Let's be honest, I am not the best blogger out there. The chance you will find some gramma mistakes is really high. One day, I read a random comment on my FB post where a lady said: "Ohh what an awful English". Oh well, I do apologise and feel that it will take me another decade to get better but I still like to use "the second language" excuse as my defence. So please, if you will see anything which doesn't sound like English, don't give up on me and keep reading 🙏.

It's everywhere around me and I bet you also know someone struggling with lower back pain or LB discomfort.

As a movement coach and someone who is passionate about LBH (Lower Back Health) I am a fan of collaborating with different types of specialists - both professionally (refer in) and personally.  Physiotherapist, Osteopaths, Chiropractors and even Nutrition Coaches have a lot of in their arsenals to contribute to this widely epidemic issue. I would like to think that there is a mutual relationship between al of us because we all have strategies which are unique and can definitely help. 

This post is based on my own story. What is working for me currently and what I have to do to move well. To be in constant pain isn't fun for anyone. Sure, not everyone is the same but in the end you might find some similarities with me and hopefully my strategies will help you to make some small improvements. Also, I want this to be an easy to understand and applicable so I will leave behind all technical terms and science. 


From very early years - precisely four - the sport was going to become a big part of my life.  What sport I wasn't sure yet but my dad (thanks dad❤️) made the decision for me when he bought me my first ice-hockey skates. If I would have known how these 'coffins' will change my life.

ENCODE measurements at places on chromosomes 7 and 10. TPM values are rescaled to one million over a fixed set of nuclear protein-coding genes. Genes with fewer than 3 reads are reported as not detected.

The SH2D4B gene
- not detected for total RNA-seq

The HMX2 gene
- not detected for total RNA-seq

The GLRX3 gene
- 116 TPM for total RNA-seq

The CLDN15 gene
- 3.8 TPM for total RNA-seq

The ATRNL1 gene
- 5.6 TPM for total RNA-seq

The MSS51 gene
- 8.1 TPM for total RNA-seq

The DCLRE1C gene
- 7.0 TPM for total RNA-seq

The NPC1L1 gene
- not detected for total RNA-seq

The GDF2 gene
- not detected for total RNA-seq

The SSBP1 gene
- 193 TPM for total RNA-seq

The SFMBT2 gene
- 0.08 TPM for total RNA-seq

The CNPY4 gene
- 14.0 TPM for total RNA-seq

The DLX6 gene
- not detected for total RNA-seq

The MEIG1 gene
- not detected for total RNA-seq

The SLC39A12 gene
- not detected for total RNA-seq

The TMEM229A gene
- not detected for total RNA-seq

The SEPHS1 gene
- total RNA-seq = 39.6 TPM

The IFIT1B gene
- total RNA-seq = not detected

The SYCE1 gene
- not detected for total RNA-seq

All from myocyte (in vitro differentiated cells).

Growing up, I spent literally everyday in the hockey arena and continued up until I reached a senior teams. Due to my height and robust body composition I was always 2-3 years ahead of others in my age. When I was 16 I played for a senior team. Ice-hockey is still the only "thing" I miss from Europe and I dream about playing the game almost every night 😳. 

I retired at age of 28 due to exhaustion and small series of injuries.

I know that one day I will install a shooting board, get a few of my favourite sticks and will shoot as a part of my workout. It's in my blood. I LOVE it. 


OK you are probably saying, "nice story bro but how this is linked to the LBH"? Well, I am a big believer of the theory that feet/footwear are one of the main contributors to LBH.

Of course, there are a number of disruptors which are involved in the game, however if you wear boots daily for more than 20 years which don't allow you to move your ankles, they are completely flat and have a minimal space for your toes to spread, sooner or later you will run to some pretty serious consequences. Too much too often = injury. 

When I moved to Australia I was 32, my back was still in pain and I had days when I could not walk or get up off the ground. I had to take painkillers to make things happen and trust me, I am not a huge fan of them at all. Surprisingly, the pain usually came at its worst prior to some big events such as mentorship, workshops or presenting. Any guess why...? 

The boat really only started to turn around for me about 4 years ago. More on those strategies soon...


What else is standing between me (you) and lower back comfort? The short answer is LIFE and its environment. Here are just a few, often overlooked, factors that contribute to the lower back discomfort:

  • too much sitting, too much standing = repetitive movement

  • soft/ hard bed (I don’t like soft)

  • too much movement, not enough movement = repetitive movement

  • lack of hydration

  • air temperature

  • pro-inflammatory food